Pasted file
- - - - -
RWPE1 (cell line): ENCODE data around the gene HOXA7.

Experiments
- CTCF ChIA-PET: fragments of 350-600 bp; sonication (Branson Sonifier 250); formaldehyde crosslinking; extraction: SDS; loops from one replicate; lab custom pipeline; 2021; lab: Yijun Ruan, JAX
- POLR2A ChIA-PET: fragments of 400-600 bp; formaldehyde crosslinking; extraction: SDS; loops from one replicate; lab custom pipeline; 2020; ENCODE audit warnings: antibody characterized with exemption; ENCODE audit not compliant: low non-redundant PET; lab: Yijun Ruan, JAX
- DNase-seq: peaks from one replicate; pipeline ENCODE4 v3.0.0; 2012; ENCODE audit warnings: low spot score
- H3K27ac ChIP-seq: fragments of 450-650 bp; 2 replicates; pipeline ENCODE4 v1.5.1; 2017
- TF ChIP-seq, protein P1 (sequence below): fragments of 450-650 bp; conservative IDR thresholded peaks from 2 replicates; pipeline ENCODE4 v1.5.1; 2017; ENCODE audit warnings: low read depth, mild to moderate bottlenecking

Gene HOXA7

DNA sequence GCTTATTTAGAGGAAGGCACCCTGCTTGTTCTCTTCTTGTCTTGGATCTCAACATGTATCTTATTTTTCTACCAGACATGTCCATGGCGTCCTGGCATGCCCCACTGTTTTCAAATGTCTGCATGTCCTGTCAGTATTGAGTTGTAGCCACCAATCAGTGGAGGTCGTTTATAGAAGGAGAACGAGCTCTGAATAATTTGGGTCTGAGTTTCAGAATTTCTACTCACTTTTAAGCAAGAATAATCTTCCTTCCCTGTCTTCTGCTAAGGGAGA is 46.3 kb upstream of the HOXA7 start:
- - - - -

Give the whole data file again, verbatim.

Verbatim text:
RWPE1 (cell line): ENCODE data around the gene HOXA7.

Experiments
- CTCF ChIA-PET: fragments of 350-600 bp; sonication (Branson Sonifier 250); formaldehyde crosslinking; extraction: SDS; loops from one replicate; lab custom pipeline; 2021; lab: Yijun Ruan, JAX
- POLR2A ChIA-PET: fragments of 400-600 bp; formaldehyde crosslinking; extraction: SDS; loops from one replicate; lab custom pipeline; 2020; ENCODE audit warnings: antibody characterized with exemption; ENCODE audit not compliant: low non-redundant PET; lab: Yijun Ruan, JAX
- DNase-seq: peaks from one replicate; pipeline ENCODE4 v3.0.0; 2012; ENCODE audit warnings: low spot score
- H3K27ac ChIP-seq: fragments of 450-650 bp; 2 replicates; pipeline ENCODE4 v1.5.1; 2017
- TF ChIP-seq, protein P1 (sequence below): fragments of 450-650 bp; conservative IDR thresholded peaks from 2 replicates; pipeline ENCODE4 v1.5.1; 2017; ENCODE audit warnings: low read depth, mild to moderate bottlenecking

Gene HOXA7

DNA sequence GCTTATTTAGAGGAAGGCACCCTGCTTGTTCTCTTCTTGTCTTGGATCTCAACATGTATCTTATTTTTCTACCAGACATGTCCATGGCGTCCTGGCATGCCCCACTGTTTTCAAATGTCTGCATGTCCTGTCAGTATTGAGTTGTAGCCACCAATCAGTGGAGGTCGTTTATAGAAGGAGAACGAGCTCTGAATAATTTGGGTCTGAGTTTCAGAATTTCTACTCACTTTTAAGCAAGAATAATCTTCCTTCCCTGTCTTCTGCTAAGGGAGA is 46.3 kb upstream of the HOXA7 start: